Lab Notes Gems & Gemology, Summer 2018, Vol. 54, No. 2

A Repaired Diamond

The repaired diamond.
Figure 1. A face-up photo of the repaired diamond. Photo by Robison McMurtry.

A 1.38 ct marquise-cut diamond (figure 1) was submitted to the Carlsbad lab for colored diamond grading services. It was initially noted that large fractures and a large cavity were present on the table. Careful examination of the stone with a gemological microscope revealed that it had previously broken in half and been repaired with an unknown adhesive. The first clue was a large fracture from the crown to the pavilion that showed a sizeable gap present throughout the stone. Further­more, the facets the fracture passed through all showed slight to moderate misalignment, which cannot happen during polishing (figure 2). Finally, large trapped air bubbles could be seen in the fracture when viewed at an angle. These clues proved that the diamond had broken and been put back together again, though not perfectly. Polish lines on the pavilion facets showed a pattern that would line up if not for the fracture separating them, demonstrating that the breakage occurred after the diamond had been at least partially polished. Beyond that, it is impossible to tell when the damage occurred.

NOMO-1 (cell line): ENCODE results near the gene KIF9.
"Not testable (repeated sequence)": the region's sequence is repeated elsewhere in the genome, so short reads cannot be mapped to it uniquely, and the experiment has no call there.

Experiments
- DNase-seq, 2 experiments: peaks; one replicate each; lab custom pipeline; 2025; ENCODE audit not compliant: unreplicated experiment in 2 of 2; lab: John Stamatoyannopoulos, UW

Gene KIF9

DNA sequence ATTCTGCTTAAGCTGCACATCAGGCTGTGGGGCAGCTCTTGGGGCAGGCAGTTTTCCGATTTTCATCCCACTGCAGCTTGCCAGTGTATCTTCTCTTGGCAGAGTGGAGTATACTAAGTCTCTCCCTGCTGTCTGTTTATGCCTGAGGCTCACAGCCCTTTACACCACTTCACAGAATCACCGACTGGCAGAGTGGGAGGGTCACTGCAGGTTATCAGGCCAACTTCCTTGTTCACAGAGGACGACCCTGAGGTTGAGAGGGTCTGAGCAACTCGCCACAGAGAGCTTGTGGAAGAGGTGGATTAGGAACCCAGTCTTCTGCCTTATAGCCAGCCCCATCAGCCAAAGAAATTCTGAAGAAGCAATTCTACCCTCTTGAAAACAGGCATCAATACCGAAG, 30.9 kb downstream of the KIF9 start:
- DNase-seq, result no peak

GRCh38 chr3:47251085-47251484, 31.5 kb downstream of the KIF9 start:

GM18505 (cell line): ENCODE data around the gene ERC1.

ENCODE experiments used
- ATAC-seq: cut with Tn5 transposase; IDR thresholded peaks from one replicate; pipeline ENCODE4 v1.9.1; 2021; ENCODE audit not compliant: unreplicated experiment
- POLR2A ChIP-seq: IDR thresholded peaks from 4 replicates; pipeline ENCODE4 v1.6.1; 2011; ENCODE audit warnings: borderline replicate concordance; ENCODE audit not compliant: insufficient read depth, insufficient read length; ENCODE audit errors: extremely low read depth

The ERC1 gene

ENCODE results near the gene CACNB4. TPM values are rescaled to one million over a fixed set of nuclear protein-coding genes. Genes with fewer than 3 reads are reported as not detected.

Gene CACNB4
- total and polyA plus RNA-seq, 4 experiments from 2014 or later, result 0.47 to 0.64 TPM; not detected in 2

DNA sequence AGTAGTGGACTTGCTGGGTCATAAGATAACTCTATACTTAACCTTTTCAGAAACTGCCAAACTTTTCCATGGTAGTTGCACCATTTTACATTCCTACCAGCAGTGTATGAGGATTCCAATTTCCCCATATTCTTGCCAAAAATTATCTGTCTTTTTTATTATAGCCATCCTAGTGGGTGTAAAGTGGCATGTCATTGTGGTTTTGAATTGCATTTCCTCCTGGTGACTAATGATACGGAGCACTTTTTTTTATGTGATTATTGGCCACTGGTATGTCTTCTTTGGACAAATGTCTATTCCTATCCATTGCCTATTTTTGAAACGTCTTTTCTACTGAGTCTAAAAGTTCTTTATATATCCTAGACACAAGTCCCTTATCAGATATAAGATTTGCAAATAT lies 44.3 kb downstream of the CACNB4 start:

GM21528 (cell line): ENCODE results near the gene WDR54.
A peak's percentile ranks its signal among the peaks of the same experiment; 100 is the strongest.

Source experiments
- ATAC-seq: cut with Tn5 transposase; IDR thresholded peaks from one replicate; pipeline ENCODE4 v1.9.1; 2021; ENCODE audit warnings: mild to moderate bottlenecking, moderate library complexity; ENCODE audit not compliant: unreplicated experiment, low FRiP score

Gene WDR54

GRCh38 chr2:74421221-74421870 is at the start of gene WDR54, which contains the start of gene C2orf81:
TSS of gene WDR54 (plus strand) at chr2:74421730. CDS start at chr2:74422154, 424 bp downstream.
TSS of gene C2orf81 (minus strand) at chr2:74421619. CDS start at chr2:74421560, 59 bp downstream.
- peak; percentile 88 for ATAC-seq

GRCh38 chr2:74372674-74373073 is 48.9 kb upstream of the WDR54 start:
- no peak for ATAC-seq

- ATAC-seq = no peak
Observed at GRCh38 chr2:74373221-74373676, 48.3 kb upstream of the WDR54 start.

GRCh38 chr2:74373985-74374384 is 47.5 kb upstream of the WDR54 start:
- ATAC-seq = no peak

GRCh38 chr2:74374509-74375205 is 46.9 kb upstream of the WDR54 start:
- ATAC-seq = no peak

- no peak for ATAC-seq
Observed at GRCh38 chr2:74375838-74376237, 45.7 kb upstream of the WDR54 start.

Bezel facet of repaired diamond.
Figure 2. A bezel facet of the repaired diamond as seen in reflected light. The wide fracture can be seen cutting across the facet, and the upper edge of the facet does not form a straight line. Photo by Troy Ardon; field of view 3.3 mm.

Diamonds have been adhered together with glue to form a diamond-diamond doublet (E. Barrie and E. Biermans, “A different type of deception: ‘Diamond-diamond’ doublet,” HRD Antwerp, 2014,, but a broken diamond that has been repaired was not something previously reported by GIA. The fracture in the item was not a flat, straight surface but very irregular, indicating that it was not two separate diamonds glued together to make a larger diamond, but rather a repair. Since the item was simply two pieces of diamond joined together, it was not eligible to receive a diamond grading report. None of the 4Cs apply to a composite such as this (e.g., the carat weight of the item was actually the sum of the weights of two diamonds plus the weight of the adhesive). The decision to repair a diamond in this manner is unusual. Careful gemological examination will, however, reveal the repair work done.

Troy Ardon is a research associate at GIA in Carlsbad, California.